Saudi Arabia has made modest efforts at reform. In 1995, it underwent the most significant political shake-up in more than a decade--15 of 28 ministers were replaced with younger people. But the key ministries of defense, security and foreign affairs remained in senior hands; and a few years earlier, the king had ruled against the creation of an elective assembly as “un-Islamic and unsuitable.”
Terrorism is the inhumane weapon of the weak. Both our friends and our foes have used it. Israel adopted it as a tactic against the British, the Palestinians against the Israelis, the Vietnamese against the Americans and the Afghans against the Russians. The powerful, however, usually hold most of the cards. Terrorism can inflict pain--but it seldom can prevail. The powerful must answer this challenge by having the mental discipline to examine dispassionately the sources of the outrage fueling terrorist acts, by displaying the political courage to manage the emotional public reaction to terrorist acts and by mounting careful intelligence work to catch as many of the perpetrators as possible. Massive retaliation is usually counterproductive.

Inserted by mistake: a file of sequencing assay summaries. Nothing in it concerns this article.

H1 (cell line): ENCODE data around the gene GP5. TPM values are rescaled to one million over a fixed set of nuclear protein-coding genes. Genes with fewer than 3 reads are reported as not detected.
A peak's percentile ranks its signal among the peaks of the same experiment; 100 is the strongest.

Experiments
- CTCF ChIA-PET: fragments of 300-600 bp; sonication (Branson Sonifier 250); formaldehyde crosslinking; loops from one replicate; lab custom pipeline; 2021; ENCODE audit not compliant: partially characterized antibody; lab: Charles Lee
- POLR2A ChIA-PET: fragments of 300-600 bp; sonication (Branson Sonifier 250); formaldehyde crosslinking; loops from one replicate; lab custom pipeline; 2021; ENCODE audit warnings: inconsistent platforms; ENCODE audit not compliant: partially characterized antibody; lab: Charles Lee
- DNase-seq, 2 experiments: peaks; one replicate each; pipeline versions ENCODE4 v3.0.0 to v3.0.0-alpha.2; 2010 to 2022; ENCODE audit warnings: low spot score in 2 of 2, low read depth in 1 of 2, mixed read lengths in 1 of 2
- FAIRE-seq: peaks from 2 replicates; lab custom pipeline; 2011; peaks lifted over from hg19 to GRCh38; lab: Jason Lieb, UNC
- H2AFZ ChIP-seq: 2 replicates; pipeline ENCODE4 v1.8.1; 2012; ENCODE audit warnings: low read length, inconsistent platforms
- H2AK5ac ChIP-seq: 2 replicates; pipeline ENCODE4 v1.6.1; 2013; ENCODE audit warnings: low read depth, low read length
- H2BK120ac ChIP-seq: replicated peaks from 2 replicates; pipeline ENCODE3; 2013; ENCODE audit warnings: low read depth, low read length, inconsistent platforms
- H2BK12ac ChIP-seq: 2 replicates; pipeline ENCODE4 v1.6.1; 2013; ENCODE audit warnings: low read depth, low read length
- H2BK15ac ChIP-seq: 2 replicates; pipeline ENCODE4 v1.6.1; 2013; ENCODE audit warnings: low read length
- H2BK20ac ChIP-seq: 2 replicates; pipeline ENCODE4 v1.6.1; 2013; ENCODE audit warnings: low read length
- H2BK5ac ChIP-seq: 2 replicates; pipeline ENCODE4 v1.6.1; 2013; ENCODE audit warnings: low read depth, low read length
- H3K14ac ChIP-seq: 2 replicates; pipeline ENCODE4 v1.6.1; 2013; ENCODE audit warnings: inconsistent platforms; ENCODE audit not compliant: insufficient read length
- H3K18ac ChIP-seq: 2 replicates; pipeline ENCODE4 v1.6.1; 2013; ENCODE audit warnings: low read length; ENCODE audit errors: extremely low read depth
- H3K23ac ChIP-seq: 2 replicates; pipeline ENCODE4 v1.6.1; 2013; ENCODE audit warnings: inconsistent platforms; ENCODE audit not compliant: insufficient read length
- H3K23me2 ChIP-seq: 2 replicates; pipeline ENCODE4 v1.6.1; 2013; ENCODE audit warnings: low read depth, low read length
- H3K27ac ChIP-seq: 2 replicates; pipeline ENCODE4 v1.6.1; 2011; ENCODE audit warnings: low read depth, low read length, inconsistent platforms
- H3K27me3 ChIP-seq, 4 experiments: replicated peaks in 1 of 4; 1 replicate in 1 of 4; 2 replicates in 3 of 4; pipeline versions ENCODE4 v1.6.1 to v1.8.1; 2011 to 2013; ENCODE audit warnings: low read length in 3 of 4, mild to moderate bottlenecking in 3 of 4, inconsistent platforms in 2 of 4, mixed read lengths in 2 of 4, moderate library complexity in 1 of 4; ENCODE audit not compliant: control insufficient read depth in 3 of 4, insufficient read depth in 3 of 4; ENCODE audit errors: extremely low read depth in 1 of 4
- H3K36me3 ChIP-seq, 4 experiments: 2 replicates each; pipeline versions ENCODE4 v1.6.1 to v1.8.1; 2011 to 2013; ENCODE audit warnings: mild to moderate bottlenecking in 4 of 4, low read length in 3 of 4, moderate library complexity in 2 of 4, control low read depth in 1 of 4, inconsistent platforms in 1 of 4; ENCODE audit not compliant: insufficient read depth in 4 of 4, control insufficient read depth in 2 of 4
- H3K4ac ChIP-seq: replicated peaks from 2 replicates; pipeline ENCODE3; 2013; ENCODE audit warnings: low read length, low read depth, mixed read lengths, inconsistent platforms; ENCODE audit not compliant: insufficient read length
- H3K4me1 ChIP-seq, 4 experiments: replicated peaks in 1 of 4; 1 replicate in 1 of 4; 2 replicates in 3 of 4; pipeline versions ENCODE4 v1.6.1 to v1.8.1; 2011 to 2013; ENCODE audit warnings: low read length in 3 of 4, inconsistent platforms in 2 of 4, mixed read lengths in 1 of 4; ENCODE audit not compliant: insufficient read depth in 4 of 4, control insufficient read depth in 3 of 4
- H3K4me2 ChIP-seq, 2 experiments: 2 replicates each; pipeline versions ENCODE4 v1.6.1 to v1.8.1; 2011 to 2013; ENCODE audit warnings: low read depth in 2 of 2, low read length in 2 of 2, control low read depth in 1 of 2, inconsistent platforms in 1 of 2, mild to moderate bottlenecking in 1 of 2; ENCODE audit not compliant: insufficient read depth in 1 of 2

Precisely because terrorism is so advantageous to the weak, they will not give it up. We will learn this in the weeks ahead. Regrettably, terrorism is a phenomenon that the powerful can manage--but not eliminate.